Following up on my Saturday Night Live post below, I should mention that I recently watched a DVD of perhaps the greatest late-'70s SNL character, Mr. Bill. Like a lot of people my age, I actually didn't encounter Mr. Bill until I'd already seen the "Pizza Head" commercials that the creator, Walter Williams, did for Pizza Hut -- where he took the same concept and characters but replaced Bill with a slice of pizza and Sluggo with a pizza slicer:
I think the reasons I like Mr. Bill so much -- and Pizza Head as well -- are twofold. One, it's a parody of a certain type of cheaply-made children's programming that used to be all over local stations; seeing horrific violence injected into that familiar and boring world is very satisfying. The other thing that makes it work is Williams' decision never to have Bill's nemesis, Sluggo ("He's going to be mean to me!"), say anything or do much of anything. All the horrific violence is inflicted by Bill's supposed "friend," Mr. Hands, who keeps telling us that Sluggo says this, or did that, and following up by pummelling Bill. And the original SNL shorts even has an arc of sorts, where Bill slowly comes to realize that Mr. Hands is out to get him.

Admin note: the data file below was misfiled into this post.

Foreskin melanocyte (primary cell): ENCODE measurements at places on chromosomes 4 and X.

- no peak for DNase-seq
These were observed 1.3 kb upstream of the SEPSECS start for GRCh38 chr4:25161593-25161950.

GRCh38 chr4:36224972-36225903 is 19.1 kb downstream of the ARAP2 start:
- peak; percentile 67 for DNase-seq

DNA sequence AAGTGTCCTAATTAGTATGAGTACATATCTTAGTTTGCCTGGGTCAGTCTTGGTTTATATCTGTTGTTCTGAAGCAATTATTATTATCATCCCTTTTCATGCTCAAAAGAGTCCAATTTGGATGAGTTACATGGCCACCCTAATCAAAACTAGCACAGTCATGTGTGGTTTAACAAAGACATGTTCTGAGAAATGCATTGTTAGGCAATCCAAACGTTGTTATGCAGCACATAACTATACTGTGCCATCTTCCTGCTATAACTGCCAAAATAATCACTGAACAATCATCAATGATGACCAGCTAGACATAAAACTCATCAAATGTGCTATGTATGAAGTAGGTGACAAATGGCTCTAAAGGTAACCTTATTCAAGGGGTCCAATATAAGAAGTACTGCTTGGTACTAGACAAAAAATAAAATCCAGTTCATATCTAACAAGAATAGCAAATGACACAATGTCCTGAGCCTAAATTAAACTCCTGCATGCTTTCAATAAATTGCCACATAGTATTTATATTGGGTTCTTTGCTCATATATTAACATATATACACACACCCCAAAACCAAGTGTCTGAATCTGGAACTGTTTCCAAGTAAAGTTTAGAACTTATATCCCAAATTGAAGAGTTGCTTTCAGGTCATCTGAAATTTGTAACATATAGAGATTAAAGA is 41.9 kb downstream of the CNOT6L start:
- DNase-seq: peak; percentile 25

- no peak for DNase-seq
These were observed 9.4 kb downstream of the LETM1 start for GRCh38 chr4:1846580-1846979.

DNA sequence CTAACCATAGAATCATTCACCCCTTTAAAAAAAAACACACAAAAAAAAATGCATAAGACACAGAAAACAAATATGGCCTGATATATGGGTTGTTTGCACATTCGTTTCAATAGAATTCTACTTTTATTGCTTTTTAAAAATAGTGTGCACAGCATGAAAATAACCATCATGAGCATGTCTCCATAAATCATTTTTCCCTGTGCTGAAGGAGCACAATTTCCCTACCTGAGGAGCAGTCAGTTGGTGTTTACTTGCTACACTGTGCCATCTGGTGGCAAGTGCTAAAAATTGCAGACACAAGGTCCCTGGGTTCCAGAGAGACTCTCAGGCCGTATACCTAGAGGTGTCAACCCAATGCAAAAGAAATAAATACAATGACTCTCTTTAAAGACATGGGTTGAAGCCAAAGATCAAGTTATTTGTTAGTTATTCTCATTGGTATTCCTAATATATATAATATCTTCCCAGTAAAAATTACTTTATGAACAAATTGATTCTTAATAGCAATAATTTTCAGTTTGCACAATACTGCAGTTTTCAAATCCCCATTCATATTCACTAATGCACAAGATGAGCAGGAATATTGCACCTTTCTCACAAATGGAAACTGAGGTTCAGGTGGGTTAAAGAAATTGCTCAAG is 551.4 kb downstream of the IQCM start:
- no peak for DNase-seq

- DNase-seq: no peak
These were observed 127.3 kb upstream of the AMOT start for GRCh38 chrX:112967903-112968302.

Mr. Hands is the unseen creator who has absolute power over his creation. In that way, Mr. Bill is very similar to Chuck Jones's "Duck Amuck," which also plays on the idea that there's this off-stage force who's happily screwing with reality just to torment us.
Here's a Mr. Bill segment from the original SNL: